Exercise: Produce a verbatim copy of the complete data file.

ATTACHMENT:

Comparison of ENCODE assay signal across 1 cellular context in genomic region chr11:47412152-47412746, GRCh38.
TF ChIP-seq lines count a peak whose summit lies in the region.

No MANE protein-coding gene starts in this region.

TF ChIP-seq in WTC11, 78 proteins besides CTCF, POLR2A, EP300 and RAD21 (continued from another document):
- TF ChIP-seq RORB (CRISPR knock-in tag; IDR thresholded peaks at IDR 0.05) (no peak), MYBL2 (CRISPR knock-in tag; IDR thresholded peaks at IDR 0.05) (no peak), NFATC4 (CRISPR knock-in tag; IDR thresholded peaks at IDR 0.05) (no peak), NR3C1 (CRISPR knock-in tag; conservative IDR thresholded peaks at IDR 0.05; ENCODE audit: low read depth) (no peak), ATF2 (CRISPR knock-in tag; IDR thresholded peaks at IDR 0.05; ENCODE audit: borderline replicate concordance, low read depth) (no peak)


Comparison of ENCODE assay signal across 1 cellular context in genomic region chr11:47412152-47412746, GRCh38.
TF ChIP-seq lines count a peak whose summit lies in the region.

No MANE protein-coding gene starts in this region.

TF ChIP-seq in WTC11, 78 proteins besides CTCF, POLR2A, EP300 and RAD21 (continued from another document):
- TF ChIP-seq RORB (CRISPR knock-in tag; IDR thresholded peaks at IDR 0.05) (no peak), MYBL2 (CRISPR knock-in tag; IDR thresholded peaks at IDR 0.05) (no peak), NFATC4 (CRISPR knock-in tag; IDR thresholded peaks at IDR 0.05) (no peak), NR3C1 (CRISPR knock-in tag; conservative IDR thresholded peaks at IDR 0.05; ENCODE audit: low read depth) (no peak), ATF2 (CRISPR knock-in tag; IDR thresholded peaks at IDR 0.05; ENCODE audit: borderline replicate concordance, low read depth) (no peak)